Customer Service Spin on JetBlue Flight Attendant


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Customer Service comes to the surface of major airline as news headlines focus on JetBlue flight attendant Steven Slater. It appears he’d “had enough” with his job and decided to exit in grand style. After an argument with a passenger where curse words were exchanged, he grabbed a couple of beers, announced on the loud speaker system that he’d had it, opened a door and slid down the emergency chute.

Public response to Mr. Slater’s behavior has been interesting. He’s been applauded by some for his actions and has become somewhat of a hero to many who’ve wanted to exit their jobs in similar fashion.

Here’s my take: Shame on Mr. Slater. His behavior was everything but professional. I’m not saying the passenger was right. On the contrary, the passenger was 100% wrong. Still, no excuse for Mr. Slater to have reacted in the unprofessional manner he did. How should someone react in this type of situation? In a way that brings dignity and respect to both him/herself and the company he/she represents.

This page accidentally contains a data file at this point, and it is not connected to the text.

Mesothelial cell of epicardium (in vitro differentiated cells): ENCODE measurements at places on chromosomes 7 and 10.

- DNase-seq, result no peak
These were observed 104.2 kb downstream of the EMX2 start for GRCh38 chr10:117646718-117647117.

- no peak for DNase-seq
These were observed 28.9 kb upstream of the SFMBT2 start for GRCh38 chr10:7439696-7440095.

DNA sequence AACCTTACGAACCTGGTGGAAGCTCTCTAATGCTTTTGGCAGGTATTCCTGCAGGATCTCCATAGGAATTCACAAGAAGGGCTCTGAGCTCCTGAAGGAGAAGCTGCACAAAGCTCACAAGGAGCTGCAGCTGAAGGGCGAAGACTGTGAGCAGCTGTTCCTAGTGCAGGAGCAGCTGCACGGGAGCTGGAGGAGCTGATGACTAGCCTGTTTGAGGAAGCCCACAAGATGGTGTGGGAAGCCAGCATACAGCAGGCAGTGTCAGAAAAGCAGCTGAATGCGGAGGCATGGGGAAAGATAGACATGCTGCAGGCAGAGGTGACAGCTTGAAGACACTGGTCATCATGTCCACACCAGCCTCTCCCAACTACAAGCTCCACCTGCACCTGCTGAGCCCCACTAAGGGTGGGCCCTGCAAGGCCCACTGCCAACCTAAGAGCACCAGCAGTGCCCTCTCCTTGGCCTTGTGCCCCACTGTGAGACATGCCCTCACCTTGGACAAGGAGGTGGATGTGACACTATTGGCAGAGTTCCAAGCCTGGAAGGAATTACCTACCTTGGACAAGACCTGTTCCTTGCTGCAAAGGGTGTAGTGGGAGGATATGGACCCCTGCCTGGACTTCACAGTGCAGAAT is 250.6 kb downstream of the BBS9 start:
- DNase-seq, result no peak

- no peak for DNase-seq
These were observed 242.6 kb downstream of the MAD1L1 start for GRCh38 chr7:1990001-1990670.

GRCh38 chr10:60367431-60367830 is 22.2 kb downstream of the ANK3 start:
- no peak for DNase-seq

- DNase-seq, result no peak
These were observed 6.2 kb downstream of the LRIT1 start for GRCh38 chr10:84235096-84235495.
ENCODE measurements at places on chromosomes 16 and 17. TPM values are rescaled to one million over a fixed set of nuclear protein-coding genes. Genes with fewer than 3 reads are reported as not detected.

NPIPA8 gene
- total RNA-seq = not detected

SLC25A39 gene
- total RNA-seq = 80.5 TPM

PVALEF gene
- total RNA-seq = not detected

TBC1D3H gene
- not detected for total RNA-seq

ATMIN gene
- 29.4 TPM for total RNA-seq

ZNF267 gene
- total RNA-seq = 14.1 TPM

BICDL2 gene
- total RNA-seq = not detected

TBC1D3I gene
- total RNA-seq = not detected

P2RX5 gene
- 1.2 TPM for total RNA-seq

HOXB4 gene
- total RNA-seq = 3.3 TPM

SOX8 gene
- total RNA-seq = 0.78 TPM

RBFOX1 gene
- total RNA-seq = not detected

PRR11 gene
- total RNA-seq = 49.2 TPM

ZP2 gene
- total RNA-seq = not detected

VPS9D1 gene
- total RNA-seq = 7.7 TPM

I preach that the customer is NOT always right. I usually follow up this line with, “So let the customer be wrong with dignity and respect.” However, when the customer is so wrong, the dignity and respect has to come back to the employee and the company.

So decide if the customer is worth keeping. If not, “fire” the customer. I would imagine that if Mr. Slater would have had the belligerent customer taken off the plane by the captain or a gate agent, he might have still received applause – from passengers who were impressed with how he handled the situation. That’s customer service!

Republished with author's permission from original post.

Shep Hyken
Shep Hyken, CSP, CPAE is the Chief Amazement Officer of Shepard Presentations. As a customer service speaker and expert, Shep works with companies who want to build loyal relationships with their customers and employees. He is a hall of fame speaker (National Speakers Association) and a New York Times and Wall Street Journal best-selling author.


  1. I agree with you, Shep. The customer service trainer in me was all a-gasp. However, what the heck is wrong with our society today that the passenger acted the way she reportedly did and Mr. Slater acted out so unprofessionally. Based on the response to his situation, I think it’s time for us to examine a need for return some civility to our culture.

  2. Yes, sometimes passengers of an airline – and customers of many businesses – become unreasonable, demanding and in some cases disrespectful. I’m okay with demanding. And,we’re all allowed to have bad days, be in bad moods, etc., but that is no excuse to treat someone with disrespect. And when someone does treat us in a way we don’t like, we should be professional. We have to be better than them. Shep Hyken, Author of “The Cult of the Customer.”


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